Solving the Problems the Articles of Confederation
Have students summarize and explain the several problems that existed under the Articles of Confederation and where such issues were debated: the Constitutional Convention. Focus on the issues that existed, and also how divisions arose in finding a solution. Students will be able to explain and analyze the problems of a weak federal government, and how early politicians aimed to correct them and preserve the new nation.
The Constitutional Convention
Divisions at the Convention
Divisions existed among the delegates at the convention. One group, the Nationalists, argued for a stronger federal government to resolve many issues. The other group, the Anti-federalists, were still supportive of states' power. In addition, smaller states were pitted against larger states over how each would be represented in the federal government.
Amending the Articles
The first order of business stemmed from whether, and how, to alter the Articles of Confederation. For some, change was enough, however, many wanted to start from scratch. Eventually, the delegates, in secrecy, agreed to throw out the Articles entirely and start anew in creating the Constitution.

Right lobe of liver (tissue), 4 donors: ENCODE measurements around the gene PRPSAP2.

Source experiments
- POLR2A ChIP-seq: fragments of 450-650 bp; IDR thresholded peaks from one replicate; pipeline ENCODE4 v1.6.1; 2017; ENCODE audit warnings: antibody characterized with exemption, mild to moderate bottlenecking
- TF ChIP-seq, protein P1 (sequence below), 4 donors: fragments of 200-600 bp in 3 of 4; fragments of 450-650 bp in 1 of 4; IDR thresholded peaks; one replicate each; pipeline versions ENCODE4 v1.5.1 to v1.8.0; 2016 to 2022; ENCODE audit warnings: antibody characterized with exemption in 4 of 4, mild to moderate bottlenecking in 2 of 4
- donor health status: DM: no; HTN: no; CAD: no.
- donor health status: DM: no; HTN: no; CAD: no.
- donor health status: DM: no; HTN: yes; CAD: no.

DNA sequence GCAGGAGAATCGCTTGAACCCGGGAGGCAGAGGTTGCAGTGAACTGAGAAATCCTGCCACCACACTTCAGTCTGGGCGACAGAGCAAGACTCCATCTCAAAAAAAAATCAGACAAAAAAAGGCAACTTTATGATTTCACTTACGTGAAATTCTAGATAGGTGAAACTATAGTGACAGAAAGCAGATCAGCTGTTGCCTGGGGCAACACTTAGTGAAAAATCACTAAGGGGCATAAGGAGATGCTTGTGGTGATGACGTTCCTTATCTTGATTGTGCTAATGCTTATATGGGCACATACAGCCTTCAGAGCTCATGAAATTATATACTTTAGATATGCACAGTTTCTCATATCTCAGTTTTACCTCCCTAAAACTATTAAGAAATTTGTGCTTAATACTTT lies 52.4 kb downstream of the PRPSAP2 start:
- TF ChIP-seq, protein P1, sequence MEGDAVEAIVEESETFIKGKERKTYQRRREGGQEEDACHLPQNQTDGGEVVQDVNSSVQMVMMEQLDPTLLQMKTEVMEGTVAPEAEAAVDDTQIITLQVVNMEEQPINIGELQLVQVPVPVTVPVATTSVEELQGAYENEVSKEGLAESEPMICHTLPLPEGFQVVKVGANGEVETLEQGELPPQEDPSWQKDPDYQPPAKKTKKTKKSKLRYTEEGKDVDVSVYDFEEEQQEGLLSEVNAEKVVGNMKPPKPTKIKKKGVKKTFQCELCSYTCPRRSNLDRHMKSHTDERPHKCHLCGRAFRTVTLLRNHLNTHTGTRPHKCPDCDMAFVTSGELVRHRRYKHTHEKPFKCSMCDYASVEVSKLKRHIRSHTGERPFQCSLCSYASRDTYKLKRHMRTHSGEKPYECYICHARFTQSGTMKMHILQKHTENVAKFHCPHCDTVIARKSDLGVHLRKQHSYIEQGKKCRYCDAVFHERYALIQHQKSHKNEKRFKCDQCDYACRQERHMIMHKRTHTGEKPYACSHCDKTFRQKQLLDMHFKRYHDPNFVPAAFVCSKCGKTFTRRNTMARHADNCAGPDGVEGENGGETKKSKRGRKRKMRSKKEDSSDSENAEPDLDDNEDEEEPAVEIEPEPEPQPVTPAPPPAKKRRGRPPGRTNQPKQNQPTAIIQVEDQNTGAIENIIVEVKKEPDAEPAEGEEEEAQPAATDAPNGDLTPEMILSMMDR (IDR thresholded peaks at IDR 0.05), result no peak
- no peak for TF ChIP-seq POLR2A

Structure of Government
Delegates debated the manner in which this new government would be structured. First, the federal government as a whole would hold more powers, including the power to tax and regulate commerce. The Executive Branch was strengthened, with Washington being elected president. Federal Courts were also established as part of the Judicial Branch.
The Virginia Plan
James Madison of Virginia came to the convention with a structured plan to help aid the overhaul of government. In his Virginia Plan, Madison proposed three branches of government. The Legislative Branch would also be a bicameral, or two house, legislature. Representation would be based off of state population.
The New Jersey Plan
Fearing that larger states would dominate government, smaller states proposed the New Jersey Plan in response to Madison's plan. Ultimately, it called for three branches, legislative powers, but a unicameral house. In this one house, each state would hold an equal vote, thus giving smaller states the same voting power as larger states.
The Great Compromise
In order to resolve differences between the Virginia and New Jersey plans, the Great Compromise was presented. It created a two house legislature, made up of the Senate and House of Representatives. The Senate would call for two representatives from each state. The House would base representation off state population. This satisfied small and large states.
Have students create a spider map or a character map about figures who participated in the Constitutional Convention. Students should detail who they were, their ideas, and where they stood on the status of federal government. Students could also detail their beliefs on state governments.